Nice article! However, it looked like almost all the research you talked about were done on women. I know men are less likely to have osteoporosis due to the greater bone density but did you look into how it can affect them as well. Do you think there are other factors plus caffeine intake that leads to increase osteoporosis in women?

  20. Ankit Pandav Says:

    Very interesting article Morgan.
    For the women that are participating, I wonder how much does their daily diet play role along with consumption with caffeine? Also, I know that I was always told to eat more peanuts because they have high energy, but are there there any other foods that we can eat to compensate for the caffeine?

  21. Travis Mentch Says:

    I personally drink caffeine usually at least once a day, but I also drink a decent amount of milk which is high in calcium. I wonder if there is a balance between the types of drinks that affect risk of osteoporosis. Additionally, it looked like the studies only research caffeine effects on women, would these results be applicable to men as well? There have also recently been studies saying that coffee (a common caffeine source for people) can reduce the risk of cardiovascular diseases. A broad perspective on the benefits vs. risks of drink coffee might be good research in the future, until then I’ll still drink my coffee and soda.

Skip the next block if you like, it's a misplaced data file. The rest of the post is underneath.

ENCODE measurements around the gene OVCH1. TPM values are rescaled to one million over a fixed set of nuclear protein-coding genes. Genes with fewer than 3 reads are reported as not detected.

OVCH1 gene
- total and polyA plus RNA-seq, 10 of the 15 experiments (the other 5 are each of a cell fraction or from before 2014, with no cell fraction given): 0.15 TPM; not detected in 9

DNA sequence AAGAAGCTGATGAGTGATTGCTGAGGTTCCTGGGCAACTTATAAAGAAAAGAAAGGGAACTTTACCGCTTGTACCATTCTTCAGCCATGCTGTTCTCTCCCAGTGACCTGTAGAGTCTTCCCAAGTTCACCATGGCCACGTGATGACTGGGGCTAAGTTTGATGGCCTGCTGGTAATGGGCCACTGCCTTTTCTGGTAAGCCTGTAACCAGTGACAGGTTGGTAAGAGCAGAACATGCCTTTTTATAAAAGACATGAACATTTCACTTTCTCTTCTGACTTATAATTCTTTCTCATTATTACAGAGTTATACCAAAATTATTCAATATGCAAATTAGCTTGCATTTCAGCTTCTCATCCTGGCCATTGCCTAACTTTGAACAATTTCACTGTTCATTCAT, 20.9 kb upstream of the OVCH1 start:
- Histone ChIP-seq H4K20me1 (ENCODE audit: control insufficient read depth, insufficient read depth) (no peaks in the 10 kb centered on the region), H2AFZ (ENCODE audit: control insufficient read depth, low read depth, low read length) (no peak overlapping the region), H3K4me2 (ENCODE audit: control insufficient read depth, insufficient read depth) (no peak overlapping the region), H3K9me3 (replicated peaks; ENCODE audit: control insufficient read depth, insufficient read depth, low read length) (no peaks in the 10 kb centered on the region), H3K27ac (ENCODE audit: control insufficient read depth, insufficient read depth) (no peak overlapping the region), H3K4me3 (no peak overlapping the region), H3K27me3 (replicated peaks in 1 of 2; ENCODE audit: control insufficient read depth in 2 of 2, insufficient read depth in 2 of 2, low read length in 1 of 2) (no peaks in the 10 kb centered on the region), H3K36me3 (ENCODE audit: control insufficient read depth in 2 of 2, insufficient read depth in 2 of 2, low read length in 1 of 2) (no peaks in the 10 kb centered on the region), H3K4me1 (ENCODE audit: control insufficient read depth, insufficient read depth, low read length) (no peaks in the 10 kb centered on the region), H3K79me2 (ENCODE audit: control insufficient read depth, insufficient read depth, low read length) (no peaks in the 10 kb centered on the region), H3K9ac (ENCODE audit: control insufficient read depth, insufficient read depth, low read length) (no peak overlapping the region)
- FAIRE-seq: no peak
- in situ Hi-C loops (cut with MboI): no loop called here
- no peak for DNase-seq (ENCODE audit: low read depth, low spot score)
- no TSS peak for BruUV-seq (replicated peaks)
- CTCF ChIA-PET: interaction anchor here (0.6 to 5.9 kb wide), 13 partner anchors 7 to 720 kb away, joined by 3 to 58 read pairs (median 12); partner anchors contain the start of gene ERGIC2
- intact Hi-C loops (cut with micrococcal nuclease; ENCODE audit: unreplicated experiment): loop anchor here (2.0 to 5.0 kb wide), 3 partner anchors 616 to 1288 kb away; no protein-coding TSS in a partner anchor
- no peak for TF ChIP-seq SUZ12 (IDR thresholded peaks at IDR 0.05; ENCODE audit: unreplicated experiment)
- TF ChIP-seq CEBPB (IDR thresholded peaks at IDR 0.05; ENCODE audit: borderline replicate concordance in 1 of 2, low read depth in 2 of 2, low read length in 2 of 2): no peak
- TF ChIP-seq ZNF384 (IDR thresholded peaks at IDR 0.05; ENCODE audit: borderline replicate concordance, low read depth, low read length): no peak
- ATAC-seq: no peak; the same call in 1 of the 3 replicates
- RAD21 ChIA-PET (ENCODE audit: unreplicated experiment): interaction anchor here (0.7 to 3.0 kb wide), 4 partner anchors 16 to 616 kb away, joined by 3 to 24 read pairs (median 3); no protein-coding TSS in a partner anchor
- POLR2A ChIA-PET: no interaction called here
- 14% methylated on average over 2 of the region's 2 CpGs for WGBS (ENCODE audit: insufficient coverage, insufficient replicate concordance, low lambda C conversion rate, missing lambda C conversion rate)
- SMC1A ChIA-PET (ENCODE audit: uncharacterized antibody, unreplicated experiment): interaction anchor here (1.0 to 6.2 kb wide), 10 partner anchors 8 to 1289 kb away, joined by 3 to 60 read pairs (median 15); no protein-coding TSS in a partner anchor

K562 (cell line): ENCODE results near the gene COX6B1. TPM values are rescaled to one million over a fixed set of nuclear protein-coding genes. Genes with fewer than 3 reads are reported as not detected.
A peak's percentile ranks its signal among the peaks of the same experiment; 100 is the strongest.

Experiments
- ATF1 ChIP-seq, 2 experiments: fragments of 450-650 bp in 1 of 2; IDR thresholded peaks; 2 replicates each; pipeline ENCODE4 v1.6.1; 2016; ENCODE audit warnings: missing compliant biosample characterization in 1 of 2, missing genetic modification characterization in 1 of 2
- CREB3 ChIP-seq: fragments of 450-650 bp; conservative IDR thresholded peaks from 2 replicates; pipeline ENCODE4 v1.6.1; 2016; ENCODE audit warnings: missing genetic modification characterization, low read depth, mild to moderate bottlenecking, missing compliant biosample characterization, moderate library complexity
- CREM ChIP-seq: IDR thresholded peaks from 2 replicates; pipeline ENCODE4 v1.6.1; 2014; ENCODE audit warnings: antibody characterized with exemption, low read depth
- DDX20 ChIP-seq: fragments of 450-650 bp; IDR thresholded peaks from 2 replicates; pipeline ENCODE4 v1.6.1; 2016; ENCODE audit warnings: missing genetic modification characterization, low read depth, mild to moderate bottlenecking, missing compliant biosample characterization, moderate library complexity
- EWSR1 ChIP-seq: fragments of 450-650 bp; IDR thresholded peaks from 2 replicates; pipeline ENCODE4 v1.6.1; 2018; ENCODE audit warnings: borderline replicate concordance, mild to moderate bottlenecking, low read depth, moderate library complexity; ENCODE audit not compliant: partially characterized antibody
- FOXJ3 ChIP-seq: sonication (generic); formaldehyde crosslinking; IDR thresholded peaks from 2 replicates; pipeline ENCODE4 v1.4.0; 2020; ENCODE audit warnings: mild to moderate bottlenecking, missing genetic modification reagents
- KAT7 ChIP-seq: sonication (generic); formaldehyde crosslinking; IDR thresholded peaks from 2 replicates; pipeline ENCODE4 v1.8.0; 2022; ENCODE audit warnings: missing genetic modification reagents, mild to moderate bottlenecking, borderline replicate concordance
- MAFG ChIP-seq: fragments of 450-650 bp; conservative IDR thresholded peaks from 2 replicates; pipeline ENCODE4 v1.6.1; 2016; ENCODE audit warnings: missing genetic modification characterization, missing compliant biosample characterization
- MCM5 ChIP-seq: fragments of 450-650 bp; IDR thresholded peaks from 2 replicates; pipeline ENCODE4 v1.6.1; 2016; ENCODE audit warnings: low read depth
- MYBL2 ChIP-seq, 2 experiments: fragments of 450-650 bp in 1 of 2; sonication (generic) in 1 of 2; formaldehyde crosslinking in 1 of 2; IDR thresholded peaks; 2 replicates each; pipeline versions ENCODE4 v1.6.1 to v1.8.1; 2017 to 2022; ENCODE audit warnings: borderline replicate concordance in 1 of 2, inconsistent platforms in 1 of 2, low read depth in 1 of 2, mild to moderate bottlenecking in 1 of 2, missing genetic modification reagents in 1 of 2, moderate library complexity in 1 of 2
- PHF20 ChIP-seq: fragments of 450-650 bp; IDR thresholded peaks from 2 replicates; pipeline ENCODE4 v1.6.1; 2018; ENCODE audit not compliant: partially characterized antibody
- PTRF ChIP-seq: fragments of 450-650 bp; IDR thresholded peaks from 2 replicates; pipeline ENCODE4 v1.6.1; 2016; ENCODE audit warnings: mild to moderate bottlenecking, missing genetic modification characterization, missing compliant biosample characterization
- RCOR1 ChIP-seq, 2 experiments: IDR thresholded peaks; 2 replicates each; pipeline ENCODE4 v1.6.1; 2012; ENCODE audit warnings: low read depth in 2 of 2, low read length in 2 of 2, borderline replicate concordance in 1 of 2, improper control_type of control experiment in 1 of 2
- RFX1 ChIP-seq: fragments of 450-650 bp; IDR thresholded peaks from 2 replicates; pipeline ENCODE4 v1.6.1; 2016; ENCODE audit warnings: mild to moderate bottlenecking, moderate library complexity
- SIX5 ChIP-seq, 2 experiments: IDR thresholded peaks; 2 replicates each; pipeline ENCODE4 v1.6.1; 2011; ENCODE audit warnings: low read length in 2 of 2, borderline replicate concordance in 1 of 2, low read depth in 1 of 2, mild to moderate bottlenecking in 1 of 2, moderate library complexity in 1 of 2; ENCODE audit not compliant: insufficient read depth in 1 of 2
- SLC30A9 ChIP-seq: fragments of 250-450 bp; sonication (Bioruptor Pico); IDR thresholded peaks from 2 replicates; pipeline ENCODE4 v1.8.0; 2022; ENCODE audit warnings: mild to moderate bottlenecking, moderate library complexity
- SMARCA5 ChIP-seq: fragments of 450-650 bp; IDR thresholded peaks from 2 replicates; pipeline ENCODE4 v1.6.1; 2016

22. Sam Franklin Says:

    I’ve also heard that caffeine is good for colon cancer prevention… Did you read anything about that? Thus, it might make a good beverage for those of us predisposed to colon cancer. I don’t fear for osteoporosis, although I don’t intend to drink tonnes of sugar, either!

  23. Kofi Amoah Says:

    Good job on this article, Morgan! This was an eye-opener for me! I never associated caffiene with a decrease in BMD. Did you look into other similar studies? I believe that the study group might even be prone to Osteoporosis, due to their small-built structures. I am curious to see this study done on a different group of women with lower risk of becoming osteoporotic, such as African-American women.

  24. Elizabeth Aziz Says: